Wednesday, July 30, 2008

Robustness features

Since we are living on a bit of a smaller budget at the moment, my wife and I don't spend much money on buying new items. But we both like seeing any expense as a bit of a long-term investment and so we ended up buying a Miele washing machine after the old one gave up. Admittably this choice was solely based on anecdotal evidence (such as my mum still using her 30 year old machine), but recently two incidents made me believe we made the right choice.

The first one was that we accidentally used washing powder not meant to be used in a front loader. The problem seems to be that these washing powders foam to much and can harm the machine this way. The interesting bit is that our machine actually noticed the problem. After the cycle had ended it started swapping a "Check detergent" message with the normal "Finished", which then caused me to notice the mistake.

The second incident was a power failure: while the machine was running, it lost power for a few minutes. This didn't seem to worry it at all, it just continued from where it was before the power went as if nothing would have happened.

Both of these features fall into a category which I like to call "robustness features". Admittably it sounds a bit stupid and I was considering the more catchy but inaccurate "quality features", but let's keep it for correctness' sake until someone else finds something smarter.

A robustness feature is something that has been added to a product with the sole purpose of increasing its robustness, i.e. the chances that it will behave well in the case of some errorneous condition. In the examples above Miele spend some time working on (a) adding some sensor and logic to detect use of inadequate washing powder and (b) adding some type of non-volatile memory to allow the machine to remember its state even during a power failure. Both of these features don't seem trivial, they probably add significantly to both the development and production costs.

What makes these features interesting for me is that they show a certain commitment to producing high-quality products. These are features that are not easy to use in marketing. People tend to think "I wouldn't use the wrong detergent" or "power rarely fails", so these features are often ignored when comparing products. Additionally it is easy for a vendor to pass blame if someone complains: the owner should just not have used the wrong detergent and it is certainly not the problem of the manufacturer if the power fails. Both these effects together means that many companies do not care about putting such features into their products and in turn makes me believe that our choice of washing machine was a good one, since Miele seems to be one of the few companies around that still care.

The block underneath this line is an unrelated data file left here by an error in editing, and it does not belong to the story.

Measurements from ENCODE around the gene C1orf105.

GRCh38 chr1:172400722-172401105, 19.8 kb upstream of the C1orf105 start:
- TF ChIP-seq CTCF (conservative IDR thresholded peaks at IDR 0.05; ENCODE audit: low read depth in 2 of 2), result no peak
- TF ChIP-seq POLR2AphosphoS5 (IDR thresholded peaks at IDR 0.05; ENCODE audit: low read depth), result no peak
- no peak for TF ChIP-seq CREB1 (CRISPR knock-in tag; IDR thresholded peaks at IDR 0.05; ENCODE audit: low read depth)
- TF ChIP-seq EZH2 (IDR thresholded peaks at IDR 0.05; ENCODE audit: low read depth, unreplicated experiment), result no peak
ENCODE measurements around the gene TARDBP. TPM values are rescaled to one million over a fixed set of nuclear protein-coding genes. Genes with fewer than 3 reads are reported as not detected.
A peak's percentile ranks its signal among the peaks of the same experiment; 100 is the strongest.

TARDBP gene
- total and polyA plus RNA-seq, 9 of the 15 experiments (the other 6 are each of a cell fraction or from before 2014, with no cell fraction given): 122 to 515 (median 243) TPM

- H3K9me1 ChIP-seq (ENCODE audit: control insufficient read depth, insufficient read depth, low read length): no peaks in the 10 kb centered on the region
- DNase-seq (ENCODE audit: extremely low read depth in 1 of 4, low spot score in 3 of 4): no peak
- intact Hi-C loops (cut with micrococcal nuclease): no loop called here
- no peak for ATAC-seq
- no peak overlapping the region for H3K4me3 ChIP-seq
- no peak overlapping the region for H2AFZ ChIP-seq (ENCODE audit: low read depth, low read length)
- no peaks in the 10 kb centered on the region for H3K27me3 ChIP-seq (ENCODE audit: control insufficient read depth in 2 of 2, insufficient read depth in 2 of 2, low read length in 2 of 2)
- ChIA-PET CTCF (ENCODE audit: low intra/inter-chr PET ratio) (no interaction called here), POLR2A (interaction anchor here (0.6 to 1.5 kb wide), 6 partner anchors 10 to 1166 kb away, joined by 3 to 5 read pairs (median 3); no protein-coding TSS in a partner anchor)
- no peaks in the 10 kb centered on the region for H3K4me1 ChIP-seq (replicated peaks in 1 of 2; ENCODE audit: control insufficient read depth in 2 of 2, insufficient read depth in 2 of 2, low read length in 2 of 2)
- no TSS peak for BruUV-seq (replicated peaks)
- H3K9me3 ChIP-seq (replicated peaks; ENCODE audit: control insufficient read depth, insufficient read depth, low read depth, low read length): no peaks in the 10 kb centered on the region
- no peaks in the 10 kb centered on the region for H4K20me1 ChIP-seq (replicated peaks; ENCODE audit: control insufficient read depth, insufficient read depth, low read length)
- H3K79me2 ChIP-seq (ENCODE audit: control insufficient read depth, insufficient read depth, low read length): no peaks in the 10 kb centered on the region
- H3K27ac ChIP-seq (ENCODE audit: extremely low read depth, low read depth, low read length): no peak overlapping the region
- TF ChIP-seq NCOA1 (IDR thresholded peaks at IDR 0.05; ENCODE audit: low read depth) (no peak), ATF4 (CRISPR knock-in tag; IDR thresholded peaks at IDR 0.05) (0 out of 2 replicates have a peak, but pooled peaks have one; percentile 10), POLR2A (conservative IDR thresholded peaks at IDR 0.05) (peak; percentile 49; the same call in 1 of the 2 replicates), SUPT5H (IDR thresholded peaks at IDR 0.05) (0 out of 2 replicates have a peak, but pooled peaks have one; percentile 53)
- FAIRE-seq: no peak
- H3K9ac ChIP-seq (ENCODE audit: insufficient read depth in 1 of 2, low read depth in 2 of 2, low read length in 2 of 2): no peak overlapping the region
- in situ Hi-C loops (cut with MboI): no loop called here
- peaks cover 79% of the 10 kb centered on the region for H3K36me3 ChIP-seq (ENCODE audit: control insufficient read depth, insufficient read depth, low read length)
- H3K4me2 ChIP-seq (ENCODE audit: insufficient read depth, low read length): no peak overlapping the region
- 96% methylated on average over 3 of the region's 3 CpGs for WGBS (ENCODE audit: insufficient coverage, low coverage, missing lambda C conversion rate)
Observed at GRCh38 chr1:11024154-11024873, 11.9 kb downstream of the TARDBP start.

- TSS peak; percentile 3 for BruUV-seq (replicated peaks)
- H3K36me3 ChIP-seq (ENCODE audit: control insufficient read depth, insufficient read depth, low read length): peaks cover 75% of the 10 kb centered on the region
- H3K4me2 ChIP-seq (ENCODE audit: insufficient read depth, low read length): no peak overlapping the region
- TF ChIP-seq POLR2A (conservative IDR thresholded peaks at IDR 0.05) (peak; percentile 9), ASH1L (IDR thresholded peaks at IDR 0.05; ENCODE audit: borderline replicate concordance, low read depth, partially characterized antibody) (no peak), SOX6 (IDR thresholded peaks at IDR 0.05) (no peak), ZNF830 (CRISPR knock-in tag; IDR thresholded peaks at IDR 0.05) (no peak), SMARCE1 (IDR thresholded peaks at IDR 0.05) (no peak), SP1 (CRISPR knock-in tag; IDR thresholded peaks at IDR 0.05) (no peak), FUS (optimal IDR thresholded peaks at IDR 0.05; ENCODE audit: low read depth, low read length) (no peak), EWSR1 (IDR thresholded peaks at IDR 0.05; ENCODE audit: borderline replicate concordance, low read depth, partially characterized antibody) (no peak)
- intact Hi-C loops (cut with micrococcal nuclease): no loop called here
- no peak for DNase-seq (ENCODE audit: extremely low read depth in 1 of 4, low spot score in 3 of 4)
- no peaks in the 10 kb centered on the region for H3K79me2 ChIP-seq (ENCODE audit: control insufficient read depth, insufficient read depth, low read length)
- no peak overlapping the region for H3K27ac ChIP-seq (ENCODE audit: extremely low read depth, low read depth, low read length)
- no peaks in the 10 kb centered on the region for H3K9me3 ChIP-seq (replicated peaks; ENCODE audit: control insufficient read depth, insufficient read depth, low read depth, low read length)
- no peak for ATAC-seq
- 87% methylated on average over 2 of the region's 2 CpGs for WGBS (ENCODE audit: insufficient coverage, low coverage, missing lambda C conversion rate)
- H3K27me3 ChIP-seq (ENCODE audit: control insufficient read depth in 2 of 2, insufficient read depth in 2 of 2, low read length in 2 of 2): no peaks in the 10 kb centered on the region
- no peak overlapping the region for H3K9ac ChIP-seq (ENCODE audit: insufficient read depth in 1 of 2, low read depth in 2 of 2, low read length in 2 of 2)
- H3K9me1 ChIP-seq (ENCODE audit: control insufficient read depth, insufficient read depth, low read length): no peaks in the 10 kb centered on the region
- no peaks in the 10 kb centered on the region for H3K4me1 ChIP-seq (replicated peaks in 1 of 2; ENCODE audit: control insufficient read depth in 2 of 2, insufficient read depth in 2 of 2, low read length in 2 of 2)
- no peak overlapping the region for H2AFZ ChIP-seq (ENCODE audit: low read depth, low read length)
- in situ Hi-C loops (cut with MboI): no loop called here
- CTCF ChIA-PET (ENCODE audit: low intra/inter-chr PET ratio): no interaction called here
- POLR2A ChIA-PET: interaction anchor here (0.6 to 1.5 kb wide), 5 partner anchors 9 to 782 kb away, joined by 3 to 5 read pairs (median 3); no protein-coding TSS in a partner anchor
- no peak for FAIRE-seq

Note that this also applies to software products. If you ever wrote some code to deal with external input then you know that a lot of time can go into avoiding, detecting and treating errors. I once wrote an input filter for a reasonably small XML format that ended up having more than one hundred different error messages -- it would have been a lot easier to use less error messages and group multiple errors together, but that means in the case that some error occurs the user will have to guess what's wrong. Since I have been in that role of the guessing user much too often I tend to write my code with very detailled error messages and in that case the company I was working for was willing to make that investment not only into my time, but also in terms of maintenance and the additional cost for localization.

I believe that it is good to add this extra effort into writing robust code that avoids failing by not letting bad things happen in the first place, detects errors early and accurate, and treats them with detailled error messages and ideally some decent recovery mechanisms. This applies not only to parsing input formats, but also to user interfaces, library design and even general application code where resources might run out and similar problems can occur.

This effort might not be that visible to your potential clients but the ones you have will learn to appreciate it sooner or later -- after all things do go wrong every now and then. They might never know what exactly you did and how much time you spend thinking about what errors can occur and what to do about them, but they will feel good about your product. And that is what counts for me.

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